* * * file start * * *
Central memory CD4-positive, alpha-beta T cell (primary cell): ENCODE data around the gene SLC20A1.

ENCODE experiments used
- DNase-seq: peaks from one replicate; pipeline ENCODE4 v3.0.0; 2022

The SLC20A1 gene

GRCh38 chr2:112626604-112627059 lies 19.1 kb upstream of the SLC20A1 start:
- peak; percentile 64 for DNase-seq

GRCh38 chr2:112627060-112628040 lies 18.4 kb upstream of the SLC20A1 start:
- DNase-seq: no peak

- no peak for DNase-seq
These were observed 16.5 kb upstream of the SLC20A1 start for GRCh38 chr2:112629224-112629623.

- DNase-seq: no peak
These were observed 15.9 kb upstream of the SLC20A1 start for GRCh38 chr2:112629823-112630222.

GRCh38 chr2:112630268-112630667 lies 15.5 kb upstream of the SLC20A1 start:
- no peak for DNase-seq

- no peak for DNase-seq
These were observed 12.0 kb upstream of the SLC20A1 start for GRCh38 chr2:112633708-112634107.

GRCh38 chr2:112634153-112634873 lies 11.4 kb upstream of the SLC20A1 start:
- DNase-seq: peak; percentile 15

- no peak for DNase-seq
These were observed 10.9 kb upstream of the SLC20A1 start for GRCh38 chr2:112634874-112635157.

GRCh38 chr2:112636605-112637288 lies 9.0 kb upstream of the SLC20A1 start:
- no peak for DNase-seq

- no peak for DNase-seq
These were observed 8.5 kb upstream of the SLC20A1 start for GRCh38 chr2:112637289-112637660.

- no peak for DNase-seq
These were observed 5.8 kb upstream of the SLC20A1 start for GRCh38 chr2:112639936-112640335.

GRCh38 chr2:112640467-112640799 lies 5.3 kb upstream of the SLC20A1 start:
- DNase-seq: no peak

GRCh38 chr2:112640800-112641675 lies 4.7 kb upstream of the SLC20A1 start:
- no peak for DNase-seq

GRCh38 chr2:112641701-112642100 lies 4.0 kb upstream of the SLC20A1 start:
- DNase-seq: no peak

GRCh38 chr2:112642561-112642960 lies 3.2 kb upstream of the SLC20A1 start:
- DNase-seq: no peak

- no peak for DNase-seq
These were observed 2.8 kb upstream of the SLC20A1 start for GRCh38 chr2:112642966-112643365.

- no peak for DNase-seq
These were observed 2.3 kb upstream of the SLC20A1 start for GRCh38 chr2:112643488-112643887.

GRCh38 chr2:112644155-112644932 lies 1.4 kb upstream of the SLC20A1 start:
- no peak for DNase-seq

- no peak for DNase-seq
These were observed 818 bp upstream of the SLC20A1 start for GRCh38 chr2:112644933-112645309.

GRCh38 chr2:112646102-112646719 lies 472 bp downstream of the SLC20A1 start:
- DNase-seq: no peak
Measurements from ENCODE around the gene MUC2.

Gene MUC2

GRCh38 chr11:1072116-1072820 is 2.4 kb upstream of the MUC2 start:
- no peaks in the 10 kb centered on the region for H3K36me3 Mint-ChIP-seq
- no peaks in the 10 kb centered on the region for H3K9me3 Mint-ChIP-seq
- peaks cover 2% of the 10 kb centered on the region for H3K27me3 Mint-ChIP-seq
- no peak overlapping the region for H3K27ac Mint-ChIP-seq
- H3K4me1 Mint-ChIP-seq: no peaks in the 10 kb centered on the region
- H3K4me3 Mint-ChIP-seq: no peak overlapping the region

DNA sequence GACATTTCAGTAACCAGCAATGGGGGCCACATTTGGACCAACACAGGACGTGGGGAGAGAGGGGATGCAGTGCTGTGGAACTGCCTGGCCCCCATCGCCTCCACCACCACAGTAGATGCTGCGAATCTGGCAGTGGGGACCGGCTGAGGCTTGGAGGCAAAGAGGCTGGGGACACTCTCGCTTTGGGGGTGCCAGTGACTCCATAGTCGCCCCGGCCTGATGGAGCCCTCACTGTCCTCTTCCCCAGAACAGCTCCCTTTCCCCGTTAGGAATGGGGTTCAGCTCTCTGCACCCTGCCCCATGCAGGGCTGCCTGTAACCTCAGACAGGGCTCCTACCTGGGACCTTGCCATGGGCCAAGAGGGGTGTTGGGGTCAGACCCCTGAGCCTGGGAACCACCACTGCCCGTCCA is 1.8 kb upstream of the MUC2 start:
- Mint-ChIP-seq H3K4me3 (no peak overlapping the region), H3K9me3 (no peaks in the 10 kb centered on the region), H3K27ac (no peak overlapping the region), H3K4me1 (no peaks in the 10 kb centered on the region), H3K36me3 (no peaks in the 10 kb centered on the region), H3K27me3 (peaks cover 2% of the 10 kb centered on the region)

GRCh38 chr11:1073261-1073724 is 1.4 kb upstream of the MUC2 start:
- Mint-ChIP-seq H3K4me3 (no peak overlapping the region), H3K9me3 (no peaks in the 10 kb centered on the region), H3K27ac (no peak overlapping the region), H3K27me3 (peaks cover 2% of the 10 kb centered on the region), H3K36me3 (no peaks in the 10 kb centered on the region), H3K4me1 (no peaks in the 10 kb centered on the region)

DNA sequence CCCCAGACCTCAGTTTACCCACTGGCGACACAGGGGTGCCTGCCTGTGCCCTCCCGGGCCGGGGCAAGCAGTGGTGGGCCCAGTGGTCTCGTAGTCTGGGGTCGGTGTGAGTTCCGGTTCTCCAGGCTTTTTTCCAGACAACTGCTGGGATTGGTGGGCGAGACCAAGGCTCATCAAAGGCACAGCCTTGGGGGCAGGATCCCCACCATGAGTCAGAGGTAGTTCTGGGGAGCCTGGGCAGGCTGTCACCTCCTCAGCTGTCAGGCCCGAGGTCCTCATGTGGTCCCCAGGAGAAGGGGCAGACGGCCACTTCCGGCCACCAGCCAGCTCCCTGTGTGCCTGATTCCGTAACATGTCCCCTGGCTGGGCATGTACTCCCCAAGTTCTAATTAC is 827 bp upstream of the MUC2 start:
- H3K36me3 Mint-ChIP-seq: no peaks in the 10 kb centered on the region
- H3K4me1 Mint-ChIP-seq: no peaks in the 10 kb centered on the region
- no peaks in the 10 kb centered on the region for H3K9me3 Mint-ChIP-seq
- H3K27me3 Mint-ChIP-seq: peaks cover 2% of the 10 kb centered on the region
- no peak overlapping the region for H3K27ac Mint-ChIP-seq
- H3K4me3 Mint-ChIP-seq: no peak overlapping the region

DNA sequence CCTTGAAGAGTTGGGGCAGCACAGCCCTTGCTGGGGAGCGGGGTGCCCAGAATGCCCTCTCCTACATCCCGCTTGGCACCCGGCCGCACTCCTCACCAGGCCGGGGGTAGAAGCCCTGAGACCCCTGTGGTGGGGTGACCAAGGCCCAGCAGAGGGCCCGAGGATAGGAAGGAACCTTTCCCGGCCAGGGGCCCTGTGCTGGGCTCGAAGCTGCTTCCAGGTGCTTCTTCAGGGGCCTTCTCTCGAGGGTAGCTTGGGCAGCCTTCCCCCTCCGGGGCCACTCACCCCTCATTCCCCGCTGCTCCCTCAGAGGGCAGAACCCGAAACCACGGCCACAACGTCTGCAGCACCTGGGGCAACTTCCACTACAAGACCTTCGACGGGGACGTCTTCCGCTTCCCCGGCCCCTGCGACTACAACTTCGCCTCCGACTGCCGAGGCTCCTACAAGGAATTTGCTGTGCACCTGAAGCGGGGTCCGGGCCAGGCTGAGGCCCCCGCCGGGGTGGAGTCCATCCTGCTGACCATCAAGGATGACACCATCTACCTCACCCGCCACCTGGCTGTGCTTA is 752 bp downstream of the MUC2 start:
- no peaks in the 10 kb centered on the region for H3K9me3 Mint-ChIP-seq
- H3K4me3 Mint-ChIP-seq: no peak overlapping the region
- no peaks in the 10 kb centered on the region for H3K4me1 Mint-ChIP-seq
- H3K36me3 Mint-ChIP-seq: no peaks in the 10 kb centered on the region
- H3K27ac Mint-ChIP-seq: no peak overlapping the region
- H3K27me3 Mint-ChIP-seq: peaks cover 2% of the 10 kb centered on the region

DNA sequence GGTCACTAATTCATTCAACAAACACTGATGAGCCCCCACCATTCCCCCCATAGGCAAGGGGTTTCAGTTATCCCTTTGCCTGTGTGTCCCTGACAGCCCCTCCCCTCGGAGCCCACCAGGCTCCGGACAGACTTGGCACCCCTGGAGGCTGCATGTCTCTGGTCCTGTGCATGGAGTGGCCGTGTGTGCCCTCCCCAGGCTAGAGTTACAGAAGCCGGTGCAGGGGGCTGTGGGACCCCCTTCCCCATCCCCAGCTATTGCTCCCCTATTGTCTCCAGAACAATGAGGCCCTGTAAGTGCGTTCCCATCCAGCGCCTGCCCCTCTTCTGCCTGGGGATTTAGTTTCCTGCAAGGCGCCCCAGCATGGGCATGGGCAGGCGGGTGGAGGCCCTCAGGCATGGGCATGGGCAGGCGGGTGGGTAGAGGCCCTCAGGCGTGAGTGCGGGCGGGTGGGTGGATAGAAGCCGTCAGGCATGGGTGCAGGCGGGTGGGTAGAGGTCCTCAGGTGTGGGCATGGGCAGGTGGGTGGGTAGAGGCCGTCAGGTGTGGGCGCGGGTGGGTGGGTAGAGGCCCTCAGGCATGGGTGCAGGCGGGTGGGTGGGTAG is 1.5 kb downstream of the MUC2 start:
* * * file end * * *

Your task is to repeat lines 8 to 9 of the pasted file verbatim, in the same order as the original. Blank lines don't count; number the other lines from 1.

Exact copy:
- DNase-seq: no peak

- no peak for DNase-seq